A recent case in point at my company Accolade brought all this to mind. A young woman from an English speaking country was transferred to the United States by her company. This brilliant scientist found herself in the exciting yet daunting position of gaining a promotion but also having to move to a new culture. Language was not an issue however changing cultures can still be quite difficult. Her Health Assistant at Accolade had been helping her intermittently with understanding her health benefits and her health plan as this was totally foreign to her since her move to the US. This stress was taken to a new level when she became ill and was admitted to the hospital. In the hospital, the cultural challenges intensified. She was told that she had to have a procedure and that without the procedure, treatment could not be initiated. She then asked what the complication rate of the procedure was and was told that she would do fine, and that the complication rate was only 1 in 100. As she was in a teaching hospital, the message was given by a doctor in training, a resident, and the doctors appeared to her to change on a daily basis. She felt alone, frightened, and even in danger. For a scientist used to working with quality parameters of 1 in 250,000, 1 in 100 seemed barbaric. She interpreted this as meaning that since a doctor in training, who was not very well trained, was going to do this procedure they expected it to be much riskier than it had to be. They also told her that she was too sick to be discharged from the hospital and that she either had to have the procedure or just get sicker. She had no options.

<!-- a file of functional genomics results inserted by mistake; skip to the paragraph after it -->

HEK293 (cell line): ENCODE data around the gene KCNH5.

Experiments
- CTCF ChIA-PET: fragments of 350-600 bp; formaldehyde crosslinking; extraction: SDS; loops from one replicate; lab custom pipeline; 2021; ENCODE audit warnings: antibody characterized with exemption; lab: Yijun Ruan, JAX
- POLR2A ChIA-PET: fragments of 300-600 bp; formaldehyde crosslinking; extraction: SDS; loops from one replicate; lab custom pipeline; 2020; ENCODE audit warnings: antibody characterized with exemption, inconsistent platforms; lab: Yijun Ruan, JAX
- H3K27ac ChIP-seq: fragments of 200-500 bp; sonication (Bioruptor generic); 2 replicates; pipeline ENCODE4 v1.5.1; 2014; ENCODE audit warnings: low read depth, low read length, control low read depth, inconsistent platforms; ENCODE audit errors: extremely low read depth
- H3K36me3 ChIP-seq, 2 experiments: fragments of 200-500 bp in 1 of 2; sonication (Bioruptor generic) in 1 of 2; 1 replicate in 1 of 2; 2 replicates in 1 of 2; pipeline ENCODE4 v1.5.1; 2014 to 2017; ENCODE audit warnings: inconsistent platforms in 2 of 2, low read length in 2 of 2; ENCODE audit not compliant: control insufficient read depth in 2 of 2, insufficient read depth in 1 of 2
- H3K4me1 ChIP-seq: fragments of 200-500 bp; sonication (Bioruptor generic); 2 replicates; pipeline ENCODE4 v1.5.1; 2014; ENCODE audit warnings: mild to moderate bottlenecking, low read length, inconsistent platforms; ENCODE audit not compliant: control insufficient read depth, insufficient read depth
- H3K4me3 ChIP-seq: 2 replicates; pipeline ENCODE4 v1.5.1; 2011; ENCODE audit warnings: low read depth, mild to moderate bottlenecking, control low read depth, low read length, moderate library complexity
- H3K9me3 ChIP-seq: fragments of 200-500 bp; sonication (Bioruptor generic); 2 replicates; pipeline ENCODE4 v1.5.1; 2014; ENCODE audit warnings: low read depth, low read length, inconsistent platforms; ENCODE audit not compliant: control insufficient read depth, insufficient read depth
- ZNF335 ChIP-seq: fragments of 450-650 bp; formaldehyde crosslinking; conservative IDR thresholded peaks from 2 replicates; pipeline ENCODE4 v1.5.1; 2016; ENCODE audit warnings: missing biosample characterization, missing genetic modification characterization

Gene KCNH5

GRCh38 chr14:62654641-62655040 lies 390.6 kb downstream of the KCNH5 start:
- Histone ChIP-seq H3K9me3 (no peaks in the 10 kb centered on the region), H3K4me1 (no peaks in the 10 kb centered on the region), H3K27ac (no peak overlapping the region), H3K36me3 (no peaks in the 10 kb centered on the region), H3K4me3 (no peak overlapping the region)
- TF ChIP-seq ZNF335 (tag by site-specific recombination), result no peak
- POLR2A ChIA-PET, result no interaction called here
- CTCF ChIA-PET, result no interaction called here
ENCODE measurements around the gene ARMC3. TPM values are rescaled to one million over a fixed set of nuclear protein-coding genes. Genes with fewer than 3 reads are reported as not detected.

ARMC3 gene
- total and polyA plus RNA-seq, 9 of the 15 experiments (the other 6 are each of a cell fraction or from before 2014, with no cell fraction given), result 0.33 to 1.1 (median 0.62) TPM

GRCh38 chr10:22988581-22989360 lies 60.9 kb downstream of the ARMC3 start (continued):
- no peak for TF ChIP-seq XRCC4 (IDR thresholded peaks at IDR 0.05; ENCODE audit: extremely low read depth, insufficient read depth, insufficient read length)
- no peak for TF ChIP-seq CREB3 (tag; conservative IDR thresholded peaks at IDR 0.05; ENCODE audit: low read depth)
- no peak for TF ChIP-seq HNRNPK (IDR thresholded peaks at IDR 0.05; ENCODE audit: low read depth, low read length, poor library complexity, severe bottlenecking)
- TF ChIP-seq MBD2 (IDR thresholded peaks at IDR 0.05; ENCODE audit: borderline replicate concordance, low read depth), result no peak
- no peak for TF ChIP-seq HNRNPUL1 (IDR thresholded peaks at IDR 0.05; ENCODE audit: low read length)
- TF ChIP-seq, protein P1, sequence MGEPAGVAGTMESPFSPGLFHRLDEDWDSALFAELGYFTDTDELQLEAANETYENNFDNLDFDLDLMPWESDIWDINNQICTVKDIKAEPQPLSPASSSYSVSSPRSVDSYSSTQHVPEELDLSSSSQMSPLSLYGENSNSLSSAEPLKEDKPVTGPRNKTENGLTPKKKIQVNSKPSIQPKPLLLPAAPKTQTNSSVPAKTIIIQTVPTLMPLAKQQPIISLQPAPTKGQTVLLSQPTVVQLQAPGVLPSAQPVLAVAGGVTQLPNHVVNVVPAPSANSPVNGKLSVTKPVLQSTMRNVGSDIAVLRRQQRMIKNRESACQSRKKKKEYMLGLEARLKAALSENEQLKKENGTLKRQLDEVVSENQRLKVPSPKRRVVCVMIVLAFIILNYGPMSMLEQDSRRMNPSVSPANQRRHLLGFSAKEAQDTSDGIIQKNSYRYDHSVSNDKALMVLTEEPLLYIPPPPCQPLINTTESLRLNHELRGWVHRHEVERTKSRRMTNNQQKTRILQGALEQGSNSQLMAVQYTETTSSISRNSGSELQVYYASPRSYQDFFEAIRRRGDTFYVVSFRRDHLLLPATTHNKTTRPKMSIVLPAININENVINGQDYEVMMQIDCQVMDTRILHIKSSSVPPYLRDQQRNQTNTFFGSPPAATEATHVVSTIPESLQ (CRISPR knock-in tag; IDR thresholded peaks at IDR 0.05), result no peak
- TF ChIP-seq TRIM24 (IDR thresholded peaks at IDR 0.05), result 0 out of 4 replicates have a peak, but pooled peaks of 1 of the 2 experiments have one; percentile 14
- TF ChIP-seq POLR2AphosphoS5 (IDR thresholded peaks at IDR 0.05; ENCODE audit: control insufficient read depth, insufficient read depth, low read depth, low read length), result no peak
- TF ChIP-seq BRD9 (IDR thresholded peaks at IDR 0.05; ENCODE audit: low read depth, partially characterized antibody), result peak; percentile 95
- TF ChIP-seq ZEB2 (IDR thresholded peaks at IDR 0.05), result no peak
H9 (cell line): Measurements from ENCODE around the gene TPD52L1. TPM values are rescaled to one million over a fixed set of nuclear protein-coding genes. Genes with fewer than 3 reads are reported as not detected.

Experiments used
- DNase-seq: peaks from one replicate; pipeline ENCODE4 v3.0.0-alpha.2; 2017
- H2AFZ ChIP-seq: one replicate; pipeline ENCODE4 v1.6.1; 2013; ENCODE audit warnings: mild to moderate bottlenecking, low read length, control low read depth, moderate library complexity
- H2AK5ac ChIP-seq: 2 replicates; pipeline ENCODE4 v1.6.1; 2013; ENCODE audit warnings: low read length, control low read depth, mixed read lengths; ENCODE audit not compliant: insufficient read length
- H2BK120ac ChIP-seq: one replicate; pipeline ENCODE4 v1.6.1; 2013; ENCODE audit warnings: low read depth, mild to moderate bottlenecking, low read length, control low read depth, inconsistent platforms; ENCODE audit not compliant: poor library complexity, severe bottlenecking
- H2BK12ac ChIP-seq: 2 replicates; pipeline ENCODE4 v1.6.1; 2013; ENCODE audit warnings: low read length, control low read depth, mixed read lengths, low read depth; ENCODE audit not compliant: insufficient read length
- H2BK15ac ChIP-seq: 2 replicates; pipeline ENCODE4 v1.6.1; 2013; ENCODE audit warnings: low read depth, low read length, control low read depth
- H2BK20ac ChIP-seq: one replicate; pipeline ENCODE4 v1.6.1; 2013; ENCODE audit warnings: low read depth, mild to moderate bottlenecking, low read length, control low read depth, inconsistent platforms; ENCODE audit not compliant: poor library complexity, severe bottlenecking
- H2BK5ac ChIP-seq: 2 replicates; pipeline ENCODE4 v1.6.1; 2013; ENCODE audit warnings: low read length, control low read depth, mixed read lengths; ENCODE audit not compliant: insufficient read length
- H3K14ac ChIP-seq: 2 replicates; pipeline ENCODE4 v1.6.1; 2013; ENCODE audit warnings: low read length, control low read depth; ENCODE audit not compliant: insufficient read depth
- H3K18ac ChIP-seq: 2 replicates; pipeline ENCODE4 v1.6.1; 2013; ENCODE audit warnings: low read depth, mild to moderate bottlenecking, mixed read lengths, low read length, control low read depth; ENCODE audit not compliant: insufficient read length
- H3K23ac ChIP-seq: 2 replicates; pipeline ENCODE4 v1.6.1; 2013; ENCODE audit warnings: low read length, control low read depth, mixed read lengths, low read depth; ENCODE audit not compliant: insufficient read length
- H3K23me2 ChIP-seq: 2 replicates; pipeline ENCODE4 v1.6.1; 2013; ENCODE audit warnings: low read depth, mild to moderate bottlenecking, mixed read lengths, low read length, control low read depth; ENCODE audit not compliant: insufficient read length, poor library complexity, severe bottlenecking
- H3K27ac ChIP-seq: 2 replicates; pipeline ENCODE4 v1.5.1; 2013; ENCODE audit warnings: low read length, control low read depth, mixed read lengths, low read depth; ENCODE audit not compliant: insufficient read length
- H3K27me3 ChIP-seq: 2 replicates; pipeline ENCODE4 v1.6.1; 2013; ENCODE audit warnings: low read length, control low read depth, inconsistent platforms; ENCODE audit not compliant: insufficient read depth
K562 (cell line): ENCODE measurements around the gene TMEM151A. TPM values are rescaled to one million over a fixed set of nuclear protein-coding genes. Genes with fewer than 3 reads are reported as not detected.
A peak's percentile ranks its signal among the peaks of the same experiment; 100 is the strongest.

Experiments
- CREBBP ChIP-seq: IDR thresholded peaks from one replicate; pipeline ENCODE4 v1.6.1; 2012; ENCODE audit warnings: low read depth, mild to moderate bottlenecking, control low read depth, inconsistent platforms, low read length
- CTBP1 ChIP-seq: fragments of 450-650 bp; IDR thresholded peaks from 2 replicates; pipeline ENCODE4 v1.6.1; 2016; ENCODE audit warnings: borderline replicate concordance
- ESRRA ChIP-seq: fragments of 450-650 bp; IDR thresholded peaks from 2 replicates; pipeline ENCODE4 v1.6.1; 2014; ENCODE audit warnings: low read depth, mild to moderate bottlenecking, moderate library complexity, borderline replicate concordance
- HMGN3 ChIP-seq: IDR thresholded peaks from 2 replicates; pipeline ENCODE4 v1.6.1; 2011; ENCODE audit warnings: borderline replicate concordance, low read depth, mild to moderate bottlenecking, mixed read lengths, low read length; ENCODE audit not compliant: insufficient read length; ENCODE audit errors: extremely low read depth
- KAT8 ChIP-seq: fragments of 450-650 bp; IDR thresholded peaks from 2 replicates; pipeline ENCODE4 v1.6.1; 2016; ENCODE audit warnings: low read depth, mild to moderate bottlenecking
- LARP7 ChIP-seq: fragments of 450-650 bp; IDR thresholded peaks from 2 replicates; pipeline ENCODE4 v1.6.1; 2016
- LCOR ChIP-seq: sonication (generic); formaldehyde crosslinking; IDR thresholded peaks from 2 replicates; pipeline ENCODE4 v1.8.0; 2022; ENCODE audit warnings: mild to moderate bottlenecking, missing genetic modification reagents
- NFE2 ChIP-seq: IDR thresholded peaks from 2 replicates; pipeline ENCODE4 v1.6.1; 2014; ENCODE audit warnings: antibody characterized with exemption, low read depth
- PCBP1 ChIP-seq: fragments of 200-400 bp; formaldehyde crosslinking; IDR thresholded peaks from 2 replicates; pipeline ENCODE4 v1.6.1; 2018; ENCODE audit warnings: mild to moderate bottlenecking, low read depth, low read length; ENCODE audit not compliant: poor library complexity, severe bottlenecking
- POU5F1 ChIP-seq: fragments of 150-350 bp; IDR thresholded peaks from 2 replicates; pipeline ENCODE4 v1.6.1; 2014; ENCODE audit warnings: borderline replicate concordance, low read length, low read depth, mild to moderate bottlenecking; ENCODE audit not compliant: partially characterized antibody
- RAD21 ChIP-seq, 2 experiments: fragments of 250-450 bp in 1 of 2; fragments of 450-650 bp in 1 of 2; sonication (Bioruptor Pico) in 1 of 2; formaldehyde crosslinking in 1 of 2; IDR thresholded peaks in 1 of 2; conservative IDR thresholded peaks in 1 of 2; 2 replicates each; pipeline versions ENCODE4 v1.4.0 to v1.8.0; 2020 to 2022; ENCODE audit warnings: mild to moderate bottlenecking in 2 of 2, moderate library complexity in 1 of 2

She felt like a prisoner. She felt as though there was no one on her side. At that point her Accolade Health Assistant®, Kate, was the only person she could turn to. The patient was speaking to Kate, who she was starting to trust, on a daily basis. Kate, understood that she did not have all the expertise in that young woman’s cultural background that she needed so she turned to another Accolade employee, Mary, who is not usually on the front lines with people in need, but who came from the same region of the same country as this young woman. Mary immediately coached Kate on communication norms that would help to build trust. Subsequent phone calls reflected that cultural intelligence in communication. After a few calls, that trust bond was strengthened in order to help this young woman through her illness. Mary also began to talk with her on the phone creating more trust for the entire team at Accolade.
The end result was a patient who felt supported and empowered and who was able to subsequently be transferred to another hospital in order to have a fresh start in building trust with a new medical staff in order to move therapy forward. It did turn out in the new hospital that the previous well known teaching hospital had been giving her medication in doses that was toxic to her liver. That toxic effect was reversed and she started to improve.
I think about all this and wonder if evidence based guidelines which are purely based on science, and not on culture or values, leave out a critical point. I wonder if the push for productivity that forces doctors and nurses to spend less time finding out the values and cultures of the people in need sitting in front of them will ultimately lead to worse care. I wonder if we can maintain and even improve our ability to effectively treat people in a way that values them as autonomous independent people when we seem to be pushing in the opposite direction, even with the best of intentions to try to build a more sustainable system from a cost perspective. Ultimately, medicine is personal with one person touching another in a way that is intimate, honorable, and respectful of all that the person in need is as a fellow human being. We should accept nothing less as health professionals or as patients.